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Science Rises to Defend Sanctity of Life

Science Rises to Defend Sanctity of Life

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Published by Stan Moody
What, do you ask, does this have to do with prison reform? It's simple: Respect for life cuts across all stages of our development and existence...
What, do you ask, does this have to do with prison reform? It's simple: Respect for life cuts across all stages of our development and existence...

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Published by: Stan Moody on Jan 24, 2013
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Science Rises to Defend Sanctity of Life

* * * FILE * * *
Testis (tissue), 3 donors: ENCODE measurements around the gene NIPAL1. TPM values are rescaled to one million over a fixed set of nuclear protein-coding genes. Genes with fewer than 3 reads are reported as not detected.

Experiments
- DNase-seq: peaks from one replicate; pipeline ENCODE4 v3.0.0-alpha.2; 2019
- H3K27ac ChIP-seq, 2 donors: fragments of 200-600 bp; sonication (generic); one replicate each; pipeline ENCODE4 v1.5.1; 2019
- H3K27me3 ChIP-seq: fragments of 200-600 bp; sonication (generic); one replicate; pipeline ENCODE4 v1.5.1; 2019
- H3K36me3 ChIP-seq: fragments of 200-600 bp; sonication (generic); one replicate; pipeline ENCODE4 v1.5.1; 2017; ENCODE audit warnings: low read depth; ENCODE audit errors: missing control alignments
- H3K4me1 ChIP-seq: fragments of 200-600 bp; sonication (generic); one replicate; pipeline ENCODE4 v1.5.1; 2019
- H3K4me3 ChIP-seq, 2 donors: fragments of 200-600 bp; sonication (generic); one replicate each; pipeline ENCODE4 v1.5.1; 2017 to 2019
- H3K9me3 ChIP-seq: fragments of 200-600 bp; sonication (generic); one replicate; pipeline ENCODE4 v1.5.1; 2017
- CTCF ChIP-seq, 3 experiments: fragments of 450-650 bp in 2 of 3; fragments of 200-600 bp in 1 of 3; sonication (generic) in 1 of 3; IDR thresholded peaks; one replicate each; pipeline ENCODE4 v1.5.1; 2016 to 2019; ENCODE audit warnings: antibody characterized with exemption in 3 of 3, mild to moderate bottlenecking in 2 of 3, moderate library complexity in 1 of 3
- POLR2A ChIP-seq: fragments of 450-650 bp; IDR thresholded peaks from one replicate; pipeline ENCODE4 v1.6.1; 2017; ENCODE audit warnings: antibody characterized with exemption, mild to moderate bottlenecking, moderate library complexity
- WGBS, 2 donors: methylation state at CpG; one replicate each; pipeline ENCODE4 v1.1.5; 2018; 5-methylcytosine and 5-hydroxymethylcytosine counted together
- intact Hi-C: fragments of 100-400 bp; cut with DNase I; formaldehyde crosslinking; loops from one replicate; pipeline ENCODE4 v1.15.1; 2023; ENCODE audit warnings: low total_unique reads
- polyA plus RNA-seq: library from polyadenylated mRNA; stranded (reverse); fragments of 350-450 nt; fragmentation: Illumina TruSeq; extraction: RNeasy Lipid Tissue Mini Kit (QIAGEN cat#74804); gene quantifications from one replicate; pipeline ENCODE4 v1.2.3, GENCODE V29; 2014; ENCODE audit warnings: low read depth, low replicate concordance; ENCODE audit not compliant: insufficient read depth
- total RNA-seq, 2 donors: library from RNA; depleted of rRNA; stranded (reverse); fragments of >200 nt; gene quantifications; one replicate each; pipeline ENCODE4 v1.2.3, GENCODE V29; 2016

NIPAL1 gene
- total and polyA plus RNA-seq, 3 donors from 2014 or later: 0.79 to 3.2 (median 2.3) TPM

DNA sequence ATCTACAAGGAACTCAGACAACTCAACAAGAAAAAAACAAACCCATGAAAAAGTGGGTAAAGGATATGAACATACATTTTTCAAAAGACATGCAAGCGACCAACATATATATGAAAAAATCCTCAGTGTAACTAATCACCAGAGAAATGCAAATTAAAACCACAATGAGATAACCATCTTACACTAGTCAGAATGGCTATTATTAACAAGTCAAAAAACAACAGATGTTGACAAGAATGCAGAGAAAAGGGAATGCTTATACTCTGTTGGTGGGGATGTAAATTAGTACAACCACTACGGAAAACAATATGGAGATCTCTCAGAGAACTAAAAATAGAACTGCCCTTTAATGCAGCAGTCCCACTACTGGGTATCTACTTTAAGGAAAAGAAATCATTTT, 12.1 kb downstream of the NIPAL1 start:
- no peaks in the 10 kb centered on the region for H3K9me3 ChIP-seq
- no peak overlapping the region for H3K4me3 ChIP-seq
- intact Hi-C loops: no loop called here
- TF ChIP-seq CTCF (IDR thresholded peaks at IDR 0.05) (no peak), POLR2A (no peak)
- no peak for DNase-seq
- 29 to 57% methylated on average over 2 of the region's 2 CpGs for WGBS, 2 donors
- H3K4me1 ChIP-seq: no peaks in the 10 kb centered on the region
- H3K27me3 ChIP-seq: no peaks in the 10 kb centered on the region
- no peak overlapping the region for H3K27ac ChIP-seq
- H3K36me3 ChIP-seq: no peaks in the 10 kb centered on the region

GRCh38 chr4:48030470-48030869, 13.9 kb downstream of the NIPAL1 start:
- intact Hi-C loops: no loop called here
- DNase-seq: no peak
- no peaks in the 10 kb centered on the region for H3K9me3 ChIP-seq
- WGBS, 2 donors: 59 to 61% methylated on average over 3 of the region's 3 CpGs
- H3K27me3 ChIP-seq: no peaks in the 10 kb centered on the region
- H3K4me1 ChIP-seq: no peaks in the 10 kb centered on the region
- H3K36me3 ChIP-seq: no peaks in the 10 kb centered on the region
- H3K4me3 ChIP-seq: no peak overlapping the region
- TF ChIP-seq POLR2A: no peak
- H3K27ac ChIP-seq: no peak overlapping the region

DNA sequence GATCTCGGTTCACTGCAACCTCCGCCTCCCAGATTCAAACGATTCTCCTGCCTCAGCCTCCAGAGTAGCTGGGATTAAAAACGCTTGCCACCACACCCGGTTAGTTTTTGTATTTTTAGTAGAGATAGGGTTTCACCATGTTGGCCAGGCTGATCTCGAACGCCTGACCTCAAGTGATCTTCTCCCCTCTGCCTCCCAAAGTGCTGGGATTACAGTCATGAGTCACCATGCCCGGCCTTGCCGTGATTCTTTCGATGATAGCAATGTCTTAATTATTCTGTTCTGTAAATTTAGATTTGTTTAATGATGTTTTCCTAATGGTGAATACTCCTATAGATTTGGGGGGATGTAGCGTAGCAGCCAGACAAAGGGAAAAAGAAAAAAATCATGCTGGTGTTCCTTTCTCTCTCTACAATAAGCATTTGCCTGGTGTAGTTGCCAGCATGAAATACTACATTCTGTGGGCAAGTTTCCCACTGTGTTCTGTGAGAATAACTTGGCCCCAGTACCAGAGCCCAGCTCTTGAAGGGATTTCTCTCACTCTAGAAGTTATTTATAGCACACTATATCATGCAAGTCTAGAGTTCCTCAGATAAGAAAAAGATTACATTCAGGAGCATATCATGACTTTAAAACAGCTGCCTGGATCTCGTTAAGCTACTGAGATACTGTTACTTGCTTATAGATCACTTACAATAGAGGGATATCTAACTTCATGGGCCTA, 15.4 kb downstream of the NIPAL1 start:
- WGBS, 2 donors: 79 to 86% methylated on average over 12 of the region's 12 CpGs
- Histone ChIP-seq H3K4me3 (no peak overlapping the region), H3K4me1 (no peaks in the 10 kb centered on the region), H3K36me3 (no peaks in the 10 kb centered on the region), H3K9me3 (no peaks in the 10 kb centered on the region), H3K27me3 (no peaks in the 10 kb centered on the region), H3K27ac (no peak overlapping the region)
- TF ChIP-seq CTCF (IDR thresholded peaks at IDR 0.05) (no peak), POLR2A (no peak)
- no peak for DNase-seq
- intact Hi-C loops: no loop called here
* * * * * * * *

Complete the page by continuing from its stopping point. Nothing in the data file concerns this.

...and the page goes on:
January 23, 2013 Stan Moody Upon the 40th anniversary of Roe v. Wade, it behooves both church and state, those perennial protagonists in the war over rights, to pause and reflect on how far we have come and where we now must go. Whereas repeal of Roe v. Wade has, until recently, been a war cry of the religious right, public opinion has changed. Recent Polling A recent poll indicates that 70% of the American public oppose overturning Roe v. Wade.1 The church, in its zeal to change hearts, has been losing ground. While pseudo theocracies from within the red state envelope have taken token stabs at shutting down abortion under the rubric of state's rights, it is becoming clear that abortion rights may have become a staple in American life. The state's interest is in protecting the rights of pregnant women and has managed successfully to do so through denying the personhood of the fetus. The church's interest is in defending a God it presumes to be personally and intimately engaged in the conception mystery, both by divine will and divine plan, regardless of the circumstances - rape, incest, lust or love. Nature vs. Reason The fight, then, has been one of ontology vs. phenomenology - nature vs. reason, a fight that was resolved in the 18th Century by the Declaration of Independence and codified by the Constitutional doctrine of separation of church and state. Divine providence cannot be legislatively affirmed, nor can reason be limited merely to the five senses. In their wisdom, the founders made theology the province of the church and reason the province of the state, leaving room for theologians and politicians to cross into both realms without encroaching on either. In the fight over abortion, reason entered the sacred realm of the church, and the church found itself defending an impotent god in the arena of politics. The focus for both was presumed to be a blob of inarticulate protoplasm that, for the church was mystically, fearfully and wonderfully made, while for the state was disposable protein. The United State Supreme Court, in its infinite finitude, ruled that life begins at birth, the ultimate poke in the eye of a Creator being. The church, on the other hand, rushed to the defense of the fertilized egg, throwing both the mother and her